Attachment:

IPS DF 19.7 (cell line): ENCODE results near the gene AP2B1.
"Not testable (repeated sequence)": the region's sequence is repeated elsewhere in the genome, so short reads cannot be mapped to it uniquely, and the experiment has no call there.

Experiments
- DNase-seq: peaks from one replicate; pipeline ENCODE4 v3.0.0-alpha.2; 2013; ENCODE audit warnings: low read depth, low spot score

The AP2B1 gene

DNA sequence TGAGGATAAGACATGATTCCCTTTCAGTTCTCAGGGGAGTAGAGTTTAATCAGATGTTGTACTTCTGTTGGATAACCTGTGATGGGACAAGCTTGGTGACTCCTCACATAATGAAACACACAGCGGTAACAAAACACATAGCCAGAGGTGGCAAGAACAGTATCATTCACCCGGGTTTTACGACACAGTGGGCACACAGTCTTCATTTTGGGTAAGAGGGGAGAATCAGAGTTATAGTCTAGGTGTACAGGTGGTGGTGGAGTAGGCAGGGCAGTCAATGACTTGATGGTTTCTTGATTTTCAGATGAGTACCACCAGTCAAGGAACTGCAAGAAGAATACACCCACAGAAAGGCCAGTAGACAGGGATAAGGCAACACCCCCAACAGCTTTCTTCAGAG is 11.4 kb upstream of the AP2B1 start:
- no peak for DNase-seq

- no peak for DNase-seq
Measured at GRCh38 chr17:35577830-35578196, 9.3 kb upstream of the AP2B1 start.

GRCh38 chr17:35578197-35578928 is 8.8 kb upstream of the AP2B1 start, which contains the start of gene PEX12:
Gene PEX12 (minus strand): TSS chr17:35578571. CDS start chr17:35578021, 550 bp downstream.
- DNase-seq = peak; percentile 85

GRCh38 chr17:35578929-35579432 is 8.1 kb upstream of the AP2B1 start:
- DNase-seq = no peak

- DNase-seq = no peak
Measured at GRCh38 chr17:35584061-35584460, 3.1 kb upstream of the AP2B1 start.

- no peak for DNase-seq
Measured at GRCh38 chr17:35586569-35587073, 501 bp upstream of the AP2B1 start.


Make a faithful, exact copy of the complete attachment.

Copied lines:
IPS DF 19.7 (cell line): ENCODE results near the gene AP2B1.
"Not testable (repeated sequence)": the region's sequence is repeated elsewhere in the genome, so short reads cannot be mapped to it uniquely, and the experiment has no call there.

Experiments
- DNase-seq: peaks from one replicate; pipeline ENCODE4 v3.0.0-alpha.2; 2013; ENCODE audit warnings: low read depth, low spot score

The AP2B1 gene

DNA sequence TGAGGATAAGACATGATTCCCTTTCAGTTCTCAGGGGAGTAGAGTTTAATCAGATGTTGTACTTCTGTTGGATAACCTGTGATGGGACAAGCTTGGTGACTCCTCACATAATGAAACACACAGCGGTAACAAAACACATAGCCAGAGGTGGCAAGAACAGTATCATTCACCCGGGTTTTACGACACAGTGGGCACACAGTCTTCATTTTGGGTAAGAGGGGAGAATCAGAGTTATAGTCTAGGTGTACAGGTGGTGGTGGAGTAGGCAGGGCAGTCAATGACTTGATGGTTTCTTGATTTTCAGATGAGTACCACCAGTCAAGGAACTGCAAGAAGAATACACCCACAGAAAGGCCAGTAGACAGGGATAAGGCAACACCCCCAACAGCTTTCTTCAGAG is 11.4 kb upstream of the AP2B1 start:
- no peak for DNase-seq

- no peak for DNase-seq
Measured at GRCh38 chr17:35577830-35578196, 9.3 kb upstream of the AP2B1 start.

GRCh38 chr17:35578197-35578928 is 8.8 kb upstream of the AP2B1 start, which contains the start of gene PEX12:
Gene PEX12 (minus strand): TSS chr17:35578571. CDS start chr17:35578021, 550 bp downstream.
- DNase-seq = peak; percentile 85

GRCh38 chr17:35578929-35579432 is 8.1 kb upstream of the AP2B1 start:
- DNase-seq = no peak

- DNase-seq = no peak
Measured at GRCh38 chr17:35584061-35584460, 3.1 kb upstream of the AP2B1 start.

- no peak for DNase-seq
Measured at GRCh38 chr17:35586569-35587073, 501 bp upstream of the AP2B1 start.